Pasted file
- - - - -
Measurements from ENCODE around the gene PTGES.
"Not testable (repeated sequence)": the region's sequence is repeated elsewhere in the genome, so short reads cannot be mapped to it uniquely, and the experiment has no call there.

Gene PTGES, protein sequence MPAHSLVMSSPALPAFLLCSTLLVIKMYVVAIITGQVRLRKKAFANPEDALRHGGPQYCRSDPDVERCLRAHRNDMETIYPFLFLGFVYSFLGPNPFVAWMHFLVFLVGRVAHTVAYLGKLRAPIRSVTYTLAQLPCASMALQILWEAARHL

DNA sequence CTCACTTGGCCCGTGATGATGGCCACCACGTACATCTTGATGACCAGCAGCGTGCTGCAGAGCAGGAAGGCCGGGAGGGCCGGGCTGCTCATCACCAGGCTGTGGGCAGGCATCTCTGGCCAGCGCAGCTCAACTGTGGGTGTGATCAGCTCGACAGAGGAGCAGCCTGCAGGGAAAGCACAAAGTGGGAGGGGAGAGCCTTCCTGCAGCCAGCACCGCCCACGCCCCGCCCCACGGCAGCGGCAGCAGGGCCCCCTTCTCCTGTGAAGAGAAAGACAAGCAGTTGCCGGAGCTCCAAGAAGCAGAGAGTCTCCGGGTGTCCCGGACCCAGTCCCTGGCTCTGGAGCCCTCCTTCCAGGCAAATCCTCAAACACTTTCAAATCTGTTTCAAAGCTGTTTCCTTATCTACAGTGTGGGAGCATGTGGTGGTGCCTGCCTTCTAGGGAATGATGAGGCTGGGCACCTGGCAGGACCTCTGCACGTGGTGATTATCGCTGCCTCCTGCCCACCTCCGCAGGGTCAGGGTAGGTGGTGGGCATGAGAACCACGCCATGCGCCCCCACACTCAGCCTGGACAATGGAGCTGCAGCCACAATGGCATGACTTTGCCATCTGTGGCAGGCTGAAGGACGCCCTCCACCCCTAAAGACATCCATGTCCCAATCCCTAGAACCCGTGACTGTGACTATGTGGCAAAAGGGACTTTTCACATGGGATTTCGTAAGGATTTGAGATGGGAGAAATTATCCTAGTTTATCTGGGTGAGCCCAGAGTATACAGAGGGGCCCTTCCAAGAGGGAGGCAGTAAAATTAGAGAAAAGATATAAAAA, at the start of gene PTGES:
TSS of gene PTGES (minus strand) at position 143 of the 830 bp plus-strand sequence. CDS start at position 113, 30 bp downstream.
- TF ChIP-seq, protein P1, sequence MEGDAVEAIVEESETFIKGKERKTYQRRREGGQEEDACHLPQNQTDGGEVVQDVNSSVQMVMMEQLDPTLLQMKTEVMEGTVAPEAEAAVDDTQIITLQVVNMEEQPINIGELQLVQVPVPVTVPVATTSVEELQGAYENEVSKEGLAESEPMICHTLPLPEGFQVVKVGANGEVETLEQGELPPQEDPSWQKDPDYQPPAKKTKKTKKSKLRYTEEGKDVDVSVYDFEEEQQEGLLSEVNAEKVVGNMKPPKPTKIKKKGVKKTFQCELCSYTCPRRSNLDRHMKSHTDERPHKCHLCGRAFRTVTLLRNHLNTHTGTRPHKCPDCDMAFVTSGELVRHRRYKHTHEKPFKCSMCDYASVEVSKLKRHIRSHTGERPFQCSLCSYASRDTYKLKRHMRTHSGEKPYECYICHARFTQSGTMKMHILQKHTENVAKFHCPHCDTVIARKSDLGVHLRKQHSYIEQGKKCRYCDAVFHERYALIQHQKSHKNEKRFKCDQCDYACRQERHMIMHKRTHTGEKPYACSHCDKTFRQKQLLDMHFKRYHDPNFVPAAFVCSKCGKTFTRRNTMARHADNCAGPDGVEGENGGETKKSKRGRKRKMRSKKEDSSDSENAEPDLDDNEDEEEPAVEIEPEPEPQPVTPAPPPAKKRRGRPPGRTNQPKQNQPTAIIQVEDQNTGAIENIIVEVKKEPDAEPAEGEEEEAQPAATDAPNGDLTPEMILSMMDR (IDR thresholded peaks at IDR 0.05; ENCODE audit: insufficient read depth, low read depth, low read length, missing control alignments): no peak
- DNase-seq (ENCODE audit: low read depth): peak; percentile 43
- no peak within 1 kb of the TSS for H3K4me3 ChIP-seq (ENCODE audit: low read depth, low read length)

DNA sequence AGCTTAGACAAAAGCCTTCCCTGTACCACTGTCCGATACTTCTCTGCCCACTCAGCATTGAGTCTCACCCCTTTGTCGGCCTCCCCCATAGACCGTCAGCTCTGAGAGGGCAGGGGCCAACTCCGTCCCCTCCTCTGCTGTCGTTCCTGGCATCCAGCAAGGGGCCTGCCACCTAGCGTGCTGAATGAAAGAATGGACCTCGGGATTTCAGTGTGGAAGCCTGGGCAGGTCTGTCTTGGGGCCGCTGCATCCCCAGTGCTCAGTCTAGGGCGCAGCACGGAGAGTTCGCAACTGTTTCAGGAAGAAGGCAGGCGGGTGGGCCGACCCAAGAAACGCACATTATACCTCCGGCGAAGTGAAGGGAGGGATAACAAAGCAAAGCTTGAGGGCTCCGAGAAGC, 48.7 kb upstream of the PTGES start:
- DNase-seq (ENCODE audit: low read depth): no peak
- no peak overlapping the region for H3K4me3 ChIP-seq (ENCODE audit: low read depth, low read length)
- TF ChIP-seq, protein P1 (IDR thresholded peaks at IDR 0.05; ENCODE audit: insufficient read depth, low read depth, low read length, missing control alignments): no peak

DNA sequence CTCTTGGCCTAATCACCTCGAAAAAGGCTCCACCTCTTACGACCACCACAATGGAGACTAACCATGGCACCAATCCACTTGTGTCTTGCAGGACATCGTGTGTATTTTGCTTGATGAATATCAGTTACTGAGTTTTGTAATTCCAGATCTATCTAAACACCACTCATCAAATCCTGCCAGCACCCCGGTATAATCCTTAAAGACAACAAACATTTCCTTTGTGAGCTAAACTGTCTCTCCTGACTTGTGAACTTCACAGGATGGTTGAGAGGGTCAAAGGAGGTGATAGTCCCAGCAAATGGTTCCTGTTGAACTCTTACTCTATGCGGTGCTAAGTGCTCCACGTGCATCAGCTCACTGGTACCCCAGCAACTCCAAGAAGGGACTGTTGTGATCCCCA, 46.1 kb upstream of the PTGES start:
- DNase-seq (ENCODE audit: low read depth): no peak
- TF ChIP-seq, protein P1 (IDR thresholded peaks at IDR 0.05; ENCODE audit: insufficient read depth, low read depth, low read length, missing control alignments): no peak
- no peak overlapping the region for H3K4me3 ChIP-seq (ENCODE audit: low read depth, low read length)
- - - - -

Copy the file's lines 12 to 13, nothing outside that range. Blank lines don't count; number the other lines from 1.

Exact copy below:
- TF ChIP-seq, protein P1 (IDR thresholded peaks at IDR 0.05; ENCODE audit: insufficient read depth, low read depth, low read length, missing control alignments): no peak

DNA sequence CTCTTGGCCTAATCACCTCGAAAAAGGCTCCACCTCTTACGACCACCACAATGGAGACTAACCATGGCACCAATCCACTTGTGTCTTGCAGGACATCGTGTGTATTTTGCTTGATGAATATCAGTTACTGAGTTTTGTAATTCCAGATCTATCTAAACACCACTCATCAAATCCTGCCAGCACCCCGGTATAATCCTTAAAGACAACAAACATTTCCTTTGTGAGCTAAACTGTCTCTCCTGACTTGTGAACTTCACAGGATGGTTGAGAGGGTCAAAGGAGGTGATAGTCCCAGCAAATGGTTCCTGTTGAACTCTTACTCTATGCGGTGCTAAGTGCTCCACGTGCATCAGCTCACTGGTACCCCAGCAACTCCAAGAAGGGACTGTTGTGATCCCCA, 46.1 kb upstream of the PTGES start: